I usually like to write my own posts, but this excerpt from a brochure (link: http://www.sdcma.org/GMFoodsBrochure.pdf
provided my the Sandiego Center for Molecular Agricultue is very interesting and tells a story about biotechnology that everyone can relate to.
"Dad, are there any genes on my plate?" my 14-year-old daughter asked.What if
your child asked you this? An opinion survey showed that 70 percent of the
people have the mistaken idea that ordinary food does not contain genes,
whereas GM food does. Rather than explain to my daughter that every bite of
food on her plate has billions of genes, I told her a story.
"In the mountains high above Cristobal de las Casas in Chiapas, Luis and
Jimena Rodriguez tend their small field of corn and beans.They are ‘organic’
farmers because they don’t have enough money to buy fertilizers or pesticides.
After they bring in the corn harvest, they store the ears in a large corn crib that
covers the entire back wall of their one-room house. It’s the safest place to store
the corn.This room also has their bed and the four kids sleep on the floor. After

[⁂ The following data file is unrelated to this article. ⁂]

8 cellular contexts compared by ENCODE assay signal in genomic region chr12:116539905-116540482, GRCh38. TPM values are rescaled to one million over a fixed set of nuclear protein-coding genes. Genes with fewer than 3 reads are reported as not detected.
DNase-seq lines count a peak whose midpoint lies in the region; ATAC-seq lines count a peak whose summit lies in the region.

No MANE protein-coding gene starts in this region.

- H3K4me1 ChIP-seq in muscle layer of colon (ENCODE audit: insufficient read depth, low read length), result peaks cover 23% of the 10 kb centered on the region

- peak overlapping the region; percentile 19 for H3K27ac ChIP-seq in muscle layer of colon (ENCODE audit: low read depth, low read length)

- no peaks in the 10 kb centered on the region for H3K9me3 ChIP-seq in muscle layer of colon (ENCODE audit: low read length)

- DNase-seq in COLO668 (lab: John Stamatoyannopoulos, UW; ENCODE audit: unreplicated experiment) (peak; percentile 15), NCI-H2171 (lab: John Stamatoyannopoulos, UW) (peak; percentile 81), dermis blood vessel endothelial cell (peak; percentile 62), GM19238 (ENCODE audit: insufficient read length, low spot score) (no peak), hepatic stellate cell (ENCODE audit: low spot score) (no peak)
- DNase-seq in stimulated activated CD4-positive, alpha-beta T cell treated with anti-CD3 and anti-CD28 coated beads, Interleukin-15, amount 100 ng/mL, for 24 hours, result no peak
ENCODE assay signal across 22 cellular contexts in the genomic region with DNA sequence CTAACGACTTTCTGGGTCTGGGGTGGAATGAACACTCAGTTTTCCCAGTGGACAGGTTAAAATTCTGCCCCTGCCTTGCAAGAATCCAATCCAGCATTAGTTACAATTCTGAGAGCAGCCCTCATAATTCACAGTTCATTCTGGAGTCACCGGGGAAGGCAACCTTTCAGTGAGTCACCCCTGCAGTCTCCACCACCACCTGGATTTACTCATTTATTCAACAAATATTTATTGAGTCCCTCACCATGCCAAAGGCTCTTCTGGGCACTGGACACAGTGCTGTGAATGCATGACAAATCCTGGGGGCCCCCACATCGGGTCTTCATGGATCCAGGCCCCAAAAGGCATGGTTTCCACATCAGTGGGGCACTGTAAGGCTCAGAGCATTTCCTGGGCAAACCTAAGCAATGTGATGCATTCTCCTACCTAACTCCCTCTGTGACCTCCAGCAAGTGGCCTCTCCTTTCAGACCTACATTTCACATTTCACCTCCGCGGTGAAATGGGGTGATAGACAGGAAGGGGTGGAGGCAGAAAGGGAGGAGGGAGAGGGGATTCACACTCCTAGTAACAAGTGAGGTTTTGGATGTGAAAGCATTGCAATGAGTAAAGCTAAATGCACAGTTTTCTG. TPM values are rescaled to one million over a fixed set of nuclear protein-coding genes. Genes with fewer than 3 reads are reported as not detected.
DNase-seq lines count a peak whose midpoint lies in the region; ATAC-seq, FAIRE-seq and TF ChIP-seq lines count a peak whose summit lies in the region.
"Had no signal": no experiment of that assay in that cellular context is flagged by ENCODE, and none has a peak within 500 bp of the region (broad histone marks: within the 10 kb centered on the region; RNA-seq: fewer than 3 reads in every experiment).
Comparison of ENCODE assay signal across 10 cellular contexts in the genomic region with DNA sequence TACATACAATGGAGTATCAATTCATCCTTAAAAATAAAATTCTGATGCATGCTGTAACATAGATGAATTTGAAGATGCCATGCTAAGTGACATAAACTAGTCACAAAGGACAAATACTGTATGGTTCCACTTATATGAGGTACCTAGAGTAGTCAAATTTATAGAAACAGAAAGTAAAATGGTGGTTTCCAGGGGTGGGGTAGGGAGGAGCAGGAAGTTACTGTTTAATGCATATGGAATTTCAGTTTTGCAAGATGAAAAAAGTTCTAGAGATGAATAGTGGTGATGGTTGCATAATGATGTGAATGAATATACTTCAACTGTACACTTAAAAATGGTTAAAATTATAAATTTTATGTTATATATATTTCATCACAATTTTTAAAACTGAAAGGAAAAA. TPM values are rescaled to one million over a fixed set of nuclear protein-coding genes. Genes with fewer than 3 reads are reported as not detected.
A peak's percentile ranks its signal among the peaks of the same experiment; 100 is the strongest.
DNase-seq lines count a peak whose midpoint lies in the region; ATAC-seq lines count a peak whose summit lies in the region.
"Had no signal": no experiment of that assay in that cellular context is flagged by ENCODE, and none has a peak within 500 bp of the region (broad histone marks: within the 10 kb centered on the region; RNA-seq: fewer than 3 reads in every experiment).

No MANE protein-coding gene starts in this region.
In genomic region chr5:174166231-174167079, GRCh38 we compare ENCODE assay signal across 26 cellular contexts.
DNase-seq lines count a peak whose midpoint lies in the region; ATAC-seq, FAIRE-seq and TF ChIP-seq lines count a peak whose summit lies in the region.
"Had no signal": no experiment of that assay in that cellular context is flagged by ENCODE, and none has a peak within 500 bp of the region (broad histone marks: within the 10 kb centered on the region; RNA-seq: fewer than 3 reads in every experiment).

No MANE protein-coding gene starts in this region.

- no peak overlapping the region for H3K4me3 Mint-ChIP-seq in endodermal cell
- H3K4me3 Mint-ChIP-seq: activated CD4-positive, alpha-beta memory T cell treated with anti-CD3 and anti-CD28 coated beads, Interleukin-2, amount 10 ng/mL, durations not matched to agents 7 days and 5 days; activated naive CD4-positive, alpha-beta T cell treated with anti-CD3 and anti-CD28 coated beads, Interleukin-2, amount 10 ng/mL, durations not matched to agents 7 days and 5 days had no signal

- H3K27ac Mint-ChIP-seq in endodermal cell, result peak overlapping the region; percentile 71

the harvest is in, Luis goes to town to buy some pesticide to fumigate the corn
inside his house. In the house his corn is safe from rain, rodents, and thieves, but
not from insects. If he does not fumigate, the weevils will eat the stored corn. If
he does not fumigate, he will have more weevils than corn kernels in six
months’ time. Indeed, each female weevil lays about 100 eggs, and after the larvae
hatch, they burrow into the seeds. After thirty-five days mature insects
emerge and the cycle begins again. Half of those insects are females, so just
multiply 50 by 50 by 50 by 50 by 50 and figure out how many that is," I said to
"More than 5 million," she answered, "all coming from two weevils."
"Now suppose that the corn was genetically modified with a Bt gene to kill
those weevils, the parents and children wouldn’t have to sleep in those pesticide
fumes," I said. "Don’t you think those children would benefit from having
some genes on their plates?"